In this article we're excited to explore the life of the medieval genius who inspired our new lens, the Nour Triplet V 2.0/64 Bokeh Control Art Lens, Hasan Ibn al-Haytham.
Born in c. 965 to a family of Arabs in Basra, present day Iraq, Ḥasan Ibn al-Haytham grew up in a time of harmony and prosperity where the quest for knowledge was at its height; when schools and libraries flourished and society enjoyed great expansion in all subjects.
At the beginning of his career, Ḥasan Ibn al-Haytham held a position with the title vizier, acting as a minister in his city, where his notoriety to be knowledgeable in applied mathematics where known.
Religion being woven into society, he grew conflicted, frustrated he could see that theology wasn't going to be proved in any way. He then decided to dedicate his life to science completely.
Such an insightful and interrogative man, while focusing his studies on the principles of vision, he concluded that the beliefs held at that time were not convincing. Back then, through Euclid and Ptolemy, people believed that light travelled from our eyes to the objects, and this left Ibn al-Haytham unsatisfied. How could that be true when the stars in the sky were so far? Thanks to his inquisitiveness, he started decoding how our vision works.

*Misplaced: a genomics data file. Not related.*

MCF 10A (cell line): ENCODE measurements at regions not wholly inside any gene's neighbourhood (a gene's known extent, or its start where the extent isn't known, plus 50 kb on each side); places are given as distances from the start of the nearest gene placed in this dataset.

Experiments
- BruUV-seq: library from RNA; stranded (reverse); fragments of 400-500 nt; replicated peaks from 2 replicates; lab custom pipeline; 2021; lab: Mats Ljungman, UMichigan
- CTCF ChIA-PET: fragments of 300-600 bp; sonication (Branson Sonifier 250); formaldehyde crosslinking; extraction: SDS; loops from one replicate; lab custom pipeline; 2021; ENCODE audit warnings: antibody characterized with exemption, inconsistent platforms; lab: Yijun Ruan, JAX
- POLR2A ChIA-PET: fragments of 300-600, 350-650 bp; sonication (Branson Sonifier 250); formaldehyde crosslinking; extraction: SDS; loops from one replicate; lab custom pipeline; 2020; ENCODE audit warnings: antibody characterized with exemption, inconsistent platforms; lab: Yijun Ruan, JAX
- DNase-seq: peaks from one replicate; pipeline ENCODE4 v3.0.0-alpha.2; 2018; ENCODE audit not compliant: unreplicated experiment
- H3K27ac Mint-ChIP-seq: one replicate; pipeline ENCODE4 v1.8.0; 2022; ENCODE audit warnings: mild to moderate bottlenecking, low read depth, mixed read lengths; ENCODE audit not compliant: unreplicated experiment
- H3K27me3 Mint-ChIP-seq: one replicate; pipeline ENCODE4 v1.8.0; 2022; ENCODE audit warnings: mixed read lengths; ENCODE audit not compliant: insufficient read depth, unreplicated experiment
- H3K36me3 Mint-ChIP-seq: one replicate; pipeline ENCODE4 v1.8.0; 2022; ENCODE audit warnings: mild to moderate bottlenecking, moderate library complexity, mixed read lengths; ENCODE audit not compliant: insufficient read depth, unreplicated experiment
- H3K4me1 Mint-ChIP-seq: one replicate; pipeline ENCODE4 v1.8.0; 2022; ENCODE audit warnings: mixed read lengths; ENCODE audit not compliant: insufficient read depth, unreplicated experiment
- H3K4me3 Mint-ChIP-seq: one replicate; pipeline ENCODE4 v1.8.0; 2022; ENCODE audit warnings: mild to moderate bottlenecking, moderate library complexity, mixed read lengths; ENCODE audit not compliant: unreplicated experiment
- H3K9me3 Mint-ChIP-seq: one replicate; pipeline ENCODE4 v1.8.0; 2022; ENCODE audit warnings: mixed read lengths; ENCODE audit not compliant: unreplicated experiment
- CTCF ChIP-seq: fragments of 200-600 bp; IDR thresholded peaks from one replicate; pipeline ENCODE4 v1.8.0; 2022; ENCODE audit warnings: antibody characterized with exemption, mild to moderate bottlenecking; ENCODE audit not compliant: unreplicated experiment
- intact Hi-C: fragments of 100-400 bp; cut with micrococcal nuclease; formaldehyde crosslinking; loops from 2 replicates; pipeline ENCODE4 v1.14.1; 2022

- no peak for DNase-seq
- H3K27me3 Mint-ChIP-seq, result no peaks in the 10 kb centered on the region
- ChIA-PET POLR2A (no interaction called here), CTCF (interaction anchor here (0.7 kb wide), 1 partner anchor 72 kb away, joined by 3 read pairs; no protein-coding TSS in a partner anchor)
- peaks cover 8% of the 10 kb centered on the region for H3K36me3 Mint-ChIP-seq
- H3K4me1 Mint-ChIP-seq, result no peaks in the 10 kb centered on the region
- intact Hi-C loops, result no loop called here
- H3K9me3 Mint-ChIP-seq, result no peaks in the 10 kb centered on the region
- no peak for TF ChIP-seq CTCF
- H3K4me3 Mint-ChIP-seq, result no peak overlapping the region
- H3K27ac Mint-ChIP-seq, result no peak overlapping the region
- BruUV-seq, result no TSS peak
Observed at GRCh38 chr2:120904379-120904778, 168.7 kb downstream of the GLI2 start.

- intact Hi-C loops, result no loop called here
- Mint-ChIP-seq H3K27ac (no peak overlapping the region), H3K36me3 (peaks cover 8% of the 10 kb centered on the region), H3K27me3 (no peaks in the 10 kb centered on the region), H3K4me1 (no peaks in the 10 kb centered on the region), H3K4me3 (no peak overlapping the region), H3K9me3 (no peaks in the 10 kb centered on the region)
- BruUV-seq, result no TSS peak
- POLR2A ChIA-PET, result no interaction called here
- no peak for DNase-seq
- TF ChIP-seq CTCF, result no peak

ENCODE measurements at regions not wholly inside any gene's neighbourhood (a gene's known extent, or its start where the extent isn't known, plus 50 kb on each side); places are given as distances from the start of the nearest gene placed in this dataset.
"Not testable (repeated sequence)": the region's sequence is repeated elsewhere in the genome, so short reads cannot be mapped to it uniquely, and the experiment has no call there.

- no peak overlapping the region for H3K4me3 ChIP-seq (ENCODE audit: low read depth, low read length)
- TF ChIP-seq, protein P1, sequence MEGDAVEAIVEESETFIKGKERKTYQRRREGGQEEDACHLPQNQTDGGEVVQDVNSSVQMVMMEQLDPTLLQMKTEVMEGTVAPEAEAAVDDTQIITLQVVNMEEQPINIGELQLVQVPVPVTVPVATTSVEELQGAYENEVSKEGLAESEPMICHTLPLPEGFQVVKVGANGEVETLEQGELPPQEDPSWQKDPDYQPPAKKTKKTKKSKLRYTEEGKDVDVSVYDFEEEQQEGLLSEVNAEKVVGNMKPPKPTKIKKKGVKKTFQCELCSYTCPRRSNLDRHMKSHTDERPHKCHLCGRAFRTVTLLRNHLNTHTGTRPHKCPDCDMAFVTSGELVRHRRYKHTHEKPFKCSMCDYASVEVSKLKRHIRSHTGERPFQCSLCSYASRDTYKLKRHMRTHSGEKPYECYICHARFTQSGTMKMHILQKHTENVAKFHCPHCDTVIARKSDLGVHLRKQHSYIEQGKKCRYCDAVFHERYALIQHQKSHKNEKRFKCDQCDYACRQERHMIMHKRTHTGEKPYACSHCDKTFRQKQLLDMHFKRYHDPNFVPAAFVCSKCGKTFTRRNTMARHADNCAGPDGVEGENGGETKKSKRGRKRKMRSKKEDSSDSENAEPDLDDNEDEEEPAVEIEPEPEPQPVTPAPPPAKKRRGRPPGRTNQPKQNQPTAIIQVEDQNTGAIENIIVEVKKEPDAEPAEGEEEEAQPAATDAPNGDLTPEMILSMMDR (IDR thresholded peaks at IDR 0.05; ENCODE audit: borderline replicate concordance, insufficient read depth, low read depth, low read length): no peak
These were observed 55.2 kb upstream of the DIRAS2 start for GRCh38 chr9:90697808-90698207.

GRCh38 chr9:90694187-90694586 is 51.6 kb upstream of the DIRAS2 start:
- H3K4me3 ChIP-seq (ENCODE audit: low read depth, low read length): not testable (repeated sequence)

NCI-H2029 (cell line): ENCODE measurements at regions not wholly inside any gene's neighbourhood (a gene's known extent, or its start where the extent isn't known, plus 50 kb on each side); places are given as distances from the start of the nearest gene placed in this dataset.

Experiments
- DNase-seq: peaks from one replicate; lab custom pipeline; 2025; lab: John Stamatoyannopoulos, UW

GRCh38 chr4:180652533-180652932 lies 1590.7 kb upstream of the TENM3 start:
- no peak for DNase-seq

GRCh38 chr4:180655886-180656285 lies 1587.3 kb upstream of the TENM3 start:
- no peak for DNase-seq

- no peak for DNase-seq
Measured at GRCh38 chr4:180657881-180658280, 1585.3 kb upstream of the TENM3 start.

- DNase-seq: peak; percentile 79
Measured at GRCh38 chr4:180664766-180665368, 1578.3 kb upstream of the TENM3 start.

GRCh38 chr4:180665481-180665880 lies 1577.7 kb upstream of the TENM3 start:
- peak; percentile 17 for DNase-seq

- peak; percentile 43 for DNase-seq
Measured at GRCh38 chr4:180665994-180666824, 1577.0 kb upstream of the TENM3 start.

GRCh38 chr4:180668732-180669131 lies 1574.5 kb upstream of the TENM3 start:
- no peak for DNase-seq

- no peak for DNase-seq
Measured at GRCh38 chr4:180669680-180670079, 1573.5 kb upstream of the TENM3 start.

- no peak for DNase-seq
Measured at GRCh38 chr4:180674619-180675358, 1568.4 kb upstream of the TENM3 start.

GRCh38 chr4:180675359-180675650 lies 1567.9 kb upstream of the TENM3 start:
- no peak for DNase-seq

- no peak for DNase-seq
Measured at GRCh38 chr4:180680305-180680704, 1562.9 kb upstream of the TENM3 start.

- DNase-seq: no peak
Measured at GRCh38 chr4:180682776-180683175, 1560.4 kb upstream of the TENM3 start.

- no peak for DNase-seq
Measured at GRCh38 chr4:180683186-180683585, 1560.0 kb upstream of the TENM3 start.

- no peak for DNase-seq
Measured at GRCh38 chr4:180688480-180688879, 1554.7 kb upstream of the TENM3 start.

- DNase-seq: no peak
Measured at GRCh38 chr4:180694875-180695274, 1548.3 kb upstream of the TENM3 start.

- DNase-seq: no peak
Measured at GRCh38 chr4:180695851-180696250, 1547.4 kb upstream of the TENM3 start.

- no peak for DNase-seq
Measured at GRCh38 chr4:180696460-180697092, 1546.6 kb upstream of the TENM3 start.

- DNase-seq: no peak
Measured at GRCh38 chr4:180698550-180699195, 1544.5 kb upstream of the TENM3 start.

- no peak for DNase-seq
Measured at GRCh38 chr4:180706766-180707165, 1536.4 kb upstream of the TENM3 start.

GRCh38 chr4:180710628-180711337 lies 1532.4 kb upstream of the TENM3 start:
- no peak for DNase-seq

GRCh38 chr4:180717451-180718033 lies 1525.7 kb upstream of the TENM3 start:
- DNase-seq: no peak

Therefore, the seeker after the truth is not one who studies the writings of the ancients and, following his natural disposition, puts his trust in them, but rather the one who suspects his faith in them and questions what he gathers from them, the one who submits to argument and demonstration, and not to the sayings of a human being whose nature is fraught with all kinds of imperfection and deficiency. The duty of the man who investigates the writings of scientists, if learning the truth is his goal, is to make himself an enemy of all that he reads, and [...]attack it from every side. He should also suspect himself as he performs his critical examination of it, so that he may avoid falling into either prejudice or leniency." – Hasan Ibn al-Haytham
Life During The 10th Century
From the 8th century to the 13th century, the Fatimid Dynasty established a major caliphate that spanned much of the Middle East and North Africa. The Fatimids founded the city of al-Qāhirah (Cairo) "the Victorious" in 969 CE. as the new capital of their caliphate in Egypt.
As is often the case in cities' history, it was no more than a military base, and the family decided to establish their court outside the main settlement. It quickly evolved into a lavish palace with gardens, mosques, bath fountains, and madrassas (places of education.)
The vibrancy and richness of the time were palpable in Cairo, a cosmopolitan city with a progressive ruling, which provided a favorable thriving commercial hub located at the center of the trade road.
The city was a strategic port where anything could be found in its bazaars or on the streets. Lively souks offered a variety of goods from across the empire that expanded from China to India. Textiles, pottery, rugs, steel, soaps, pearls, and rubies – the alleys of the ancient city offered many rarities to its people.